The atomic number, or number of protons in an atom, determines the elemental nature. Uranium, for example, always has 92 protons in the nucleus. The only difference between the uranium-235 atom and the uranium-238 atom is the latter has three more neutrons in the nucleus than the former. It is the neutron-to-proton ratio in the nucleus that determines whether an isotope (same number of protons, different number of neutrons) is radioactive. As a result, treatment methodologies for internal contamination are largely based on the chemistry of the element itself, rather than of a particular radioisotope.

A contaminated patient, by definition, is taking radioactive material with them, so care must be taken to minimize the spread of contaminant during treatment and transport. Methods to prevent the spread of contamination can include basic but critical maneuvers such as clothing removal or simply covering the patient with a sheet during transport. Turnout gear, surgical clothing and even paper coveralls can all potentially be adequate PPE for contamination events.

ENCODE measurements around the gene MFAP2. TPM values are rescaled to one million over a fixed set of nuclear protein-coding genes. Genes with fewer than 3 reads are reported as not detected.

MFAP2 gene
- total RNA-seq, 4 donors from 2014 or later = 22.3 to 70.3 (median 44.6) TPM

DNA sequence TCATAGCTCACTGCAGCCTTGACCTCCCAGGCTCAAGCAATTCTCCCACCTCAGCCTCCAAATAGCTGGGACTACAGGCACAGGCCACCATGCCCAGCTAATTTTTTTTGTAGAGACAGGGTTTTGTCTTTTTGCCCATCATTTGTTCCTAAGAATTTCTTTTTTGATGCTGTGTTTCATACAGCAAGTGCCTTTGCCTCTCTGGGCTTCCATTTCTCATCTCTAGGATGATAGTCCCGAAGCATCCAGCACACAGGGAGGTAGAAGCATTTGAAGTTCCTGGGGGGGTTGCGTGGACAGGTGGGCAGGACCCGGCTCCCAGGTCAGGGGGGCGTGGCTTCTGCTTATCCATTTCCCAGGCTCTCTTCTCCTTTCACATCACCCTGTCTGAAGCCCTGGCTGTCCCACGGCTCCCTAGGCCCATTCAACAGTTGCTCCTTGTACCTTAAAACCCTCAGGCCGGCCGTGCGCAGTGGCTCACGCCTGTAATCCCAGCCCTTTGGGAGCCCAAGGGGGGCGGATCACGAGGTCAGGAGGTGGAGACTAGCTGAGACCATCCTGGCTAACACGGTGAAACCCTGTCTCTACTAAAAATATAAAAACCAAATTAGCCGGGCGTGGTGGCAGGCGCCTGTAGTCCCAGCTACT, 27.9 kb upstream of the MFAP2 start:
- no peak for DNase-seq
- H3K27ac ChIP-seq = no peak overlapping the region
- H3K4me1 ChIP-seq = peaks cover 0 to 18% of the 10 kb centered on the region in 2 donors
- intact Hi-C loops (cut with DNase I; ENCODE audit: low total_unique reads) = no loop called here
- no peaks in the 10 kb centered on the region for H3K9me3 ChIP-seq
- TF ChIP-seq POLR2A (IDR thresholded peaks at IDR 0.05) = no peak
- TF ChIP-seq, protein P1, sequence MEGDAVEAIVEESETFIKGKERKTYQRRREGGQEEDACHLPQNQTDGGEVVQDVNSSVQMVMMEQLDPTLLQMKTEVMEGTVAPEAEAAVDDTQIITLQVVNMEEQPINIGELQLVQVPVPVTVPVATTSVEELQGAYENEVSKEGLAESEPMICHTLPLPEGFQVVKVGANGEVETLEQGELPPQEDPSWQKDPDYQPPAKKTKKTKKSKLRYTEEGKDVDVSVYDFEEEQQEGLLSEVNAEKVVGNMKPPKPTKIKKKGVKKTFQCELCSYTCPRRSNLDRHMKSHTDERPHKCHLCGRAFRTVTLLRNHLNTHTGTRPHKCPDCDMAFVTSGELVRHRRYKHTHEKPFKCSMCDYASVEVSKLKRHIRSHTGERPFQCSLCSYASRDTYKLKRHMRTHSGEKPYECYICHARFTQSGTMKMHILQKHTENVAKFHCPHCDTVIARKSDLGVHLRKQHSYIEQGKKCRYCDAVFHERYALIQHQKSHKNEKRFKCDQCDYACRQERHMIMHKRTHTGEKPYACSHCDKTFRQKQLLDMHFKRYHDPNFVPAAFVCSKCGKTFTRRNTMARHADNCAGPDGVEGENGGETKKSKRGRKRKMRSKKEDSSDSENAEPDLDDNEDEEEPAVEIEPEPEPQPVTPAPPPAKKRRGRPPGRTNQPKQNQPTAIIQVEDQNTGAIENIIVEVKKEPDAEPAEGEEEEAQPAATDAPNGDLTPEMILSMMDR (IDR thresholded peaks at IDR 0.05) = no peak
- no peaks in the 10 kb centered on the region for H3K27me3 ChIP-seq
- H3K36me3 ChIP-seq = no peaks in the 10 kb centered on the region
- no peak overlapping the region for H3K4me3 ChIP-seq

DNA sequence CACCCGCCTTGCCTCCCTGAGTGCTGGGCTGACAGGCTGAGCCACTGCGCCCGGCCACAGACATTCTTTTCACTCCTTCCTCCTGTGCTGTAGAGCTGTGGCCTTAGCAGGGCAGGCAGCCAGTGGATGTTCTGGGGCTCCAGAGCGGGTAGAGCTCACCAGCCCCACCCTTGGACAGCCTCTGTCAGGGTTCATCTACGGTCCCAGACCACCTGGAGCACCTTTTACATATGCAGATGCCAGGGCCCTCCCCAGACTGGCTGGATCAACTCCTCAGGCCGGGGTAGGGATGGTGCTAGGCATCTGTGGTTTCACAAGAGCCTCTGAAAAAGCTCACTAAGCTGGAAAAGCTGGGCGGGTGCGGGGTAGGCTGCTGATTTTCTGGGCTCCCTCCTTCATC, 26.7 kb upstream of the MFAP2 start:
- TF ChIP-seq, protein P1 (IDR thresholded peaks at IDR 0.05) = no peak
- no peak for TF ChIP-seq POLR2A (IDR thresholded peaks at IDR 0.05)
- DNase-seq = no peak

Scene Safety, General Assessment and Triage

If prearrival information suggests the involvement of a radiation source or a radiation-emitting ydevice, it is critical to follow local protocols for approaching the scene. Standard PPE does not protect a wearer from exposure to penetrating radiation; PPE only mitigates contamination. Potential radiation contamination threats can be managed with many of the same basic principles commonly employed for more common responses to hazardous materials. Effective methods of limiting radiation exposure include limiting time spent in the area of the radiation source, identifying the source location and maintaining a safe distance from it, and the creation of effective shielding between the responders, patients and source.